Rock Slyde aspires to be a noir detective flick in the vein of Raymond Chandler’s stories or the classic Steve Martin comedy Dead Men Don’t Wear Plaid. To say it missed the vein completely and should have been put out of its misery hits a bit closer to the truth.
I think thought Patrick Warburton could do no wrong after such great roles in TV’s Rules of Engagement and The Tick. He’s even funny when you just hear him do his voiceover roles for cartoons — as with Kronk in The Emperor’s New Groove or as the sheriff in the recent reboot of Scooby-Doo, Scooby-Doo! Mystery Incorporated. Evidently not even Patrick’s brand of funny is the Midas touch.
In Rock Slyde, Warburton plays the title character, private detective Rock Slyde. And through the bad jokes, the juvenile sight gags, and the fictitious musical gay porno, it goes downhill from the beginning.
Also appearing in the film are Andy Dick as Bart, the founder of the cult of Bartology; Rena Sofer as femme fatale Sara Lee; Elaine Hendrix as Slyde’s secretary/assistant Judy Bee; Jason Alexander as Mailman Stan, a fan of musical gay pornos; Eric Roberts as Jake the Deliveryman; Lea Thompson as a Master Bartologist; Tom Bergeron as Randy Wonder, the owner of Wonderburger; and Brian Bosworth as “The Friendly Pirate” in the bad pirate porno.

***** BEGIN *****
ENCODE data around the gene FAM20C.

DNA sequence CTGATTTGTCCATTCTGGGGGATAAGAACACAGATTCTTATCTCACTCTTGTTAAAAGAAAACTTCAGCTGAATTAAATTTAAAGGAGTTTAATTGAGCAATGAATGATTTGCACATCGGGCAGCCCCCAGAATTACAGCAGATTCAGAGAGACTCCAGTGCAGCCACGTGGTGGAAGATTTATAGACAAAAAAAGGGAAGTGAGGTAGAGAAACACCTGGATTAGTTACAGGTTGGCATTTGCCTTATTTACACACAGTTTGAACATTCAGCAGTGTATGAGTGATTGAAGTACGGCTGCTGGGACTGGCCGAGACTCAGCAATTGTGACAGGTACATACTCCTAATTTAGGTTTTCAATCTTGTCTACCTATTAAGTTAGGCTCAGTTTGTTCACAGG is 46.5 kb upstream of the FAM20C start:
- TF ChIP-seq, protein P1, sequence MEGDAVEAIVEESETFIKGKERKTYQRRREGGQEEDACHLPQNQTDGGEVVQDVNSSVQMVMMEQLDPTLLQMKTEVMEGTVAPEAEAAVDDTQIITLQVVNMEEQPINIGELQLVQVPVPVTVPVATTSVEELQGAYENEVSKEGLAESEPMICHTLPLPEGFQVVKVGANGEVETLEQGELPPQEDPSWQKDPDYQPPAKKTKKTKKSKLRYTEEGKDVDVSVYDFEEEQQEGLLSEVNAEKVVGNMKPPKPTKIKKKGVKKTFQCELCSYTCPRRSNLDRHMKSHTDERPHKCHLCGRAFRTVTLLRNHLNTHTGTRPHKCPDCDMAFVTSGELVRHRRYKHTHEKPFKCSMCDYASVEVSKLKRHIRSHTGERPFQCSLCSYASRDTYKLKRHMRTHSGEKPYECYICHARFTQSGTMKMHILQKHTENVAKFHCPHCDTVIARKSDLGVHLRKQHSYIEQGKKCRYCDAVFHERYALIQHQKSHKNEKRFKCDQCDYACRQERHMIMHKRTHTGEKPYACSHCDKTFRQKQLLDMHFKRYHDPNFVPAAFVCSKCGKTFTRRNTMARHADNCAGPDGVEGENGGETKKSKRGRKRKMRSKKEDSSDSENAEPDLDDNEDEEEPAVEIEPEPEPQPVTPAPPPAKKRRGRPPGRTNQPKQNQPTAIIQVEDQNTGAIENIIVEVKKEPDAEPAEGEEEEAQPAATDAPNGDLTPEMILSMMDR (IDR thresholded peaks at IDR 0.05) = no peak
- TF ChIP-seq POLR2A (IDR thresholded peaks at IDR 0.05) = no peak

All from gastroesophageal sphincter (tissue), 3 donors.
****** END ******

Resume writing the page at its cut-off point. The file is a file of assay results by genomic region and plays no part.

The last time I thought Andy Dick was funny was on NewsRadio in the mid-’90s. His character Bart is a Dr. Evil (Austin Powers) wannabe. Sofer is beautiful and I’ve liked her recent roles as self-assured, powerful women on NCIS and Bones, but her role as a lonely damsel in distress doesn’t work. And it’s bad when Tom Bergeron, host of America’s Funniest Home Videos, has one of the funnier scenes as a Bartologist firing one of his workers at the burger joint simply because the almighty Bart tells him to.
It’s not as if there isn’t any talent here. But I’m always amazed when a great cast can’t save a movie. It’s happened before, I know. Not every film can be great. Some can’t even be mediocre. But Rock Slyde proves that actors can’t save a script that simply isn’t funny.
In addition to the movie itself, there’s also a “Behind the Scenes” feature that isn’t much more than numerous clips literally shot behind the scenes of the actors and crew as they filmed the movie. There are a few amusing moments, but nothing that really saves the film.
Ultimately, this movie is a waste of time. Unless you’re into fictitious musical gay pornography, I’d skip Rock Slyde all together. Though I still think Warburton has an amazing gift for comedy, he couldn’t save this movie from itself.Powered by Sidelines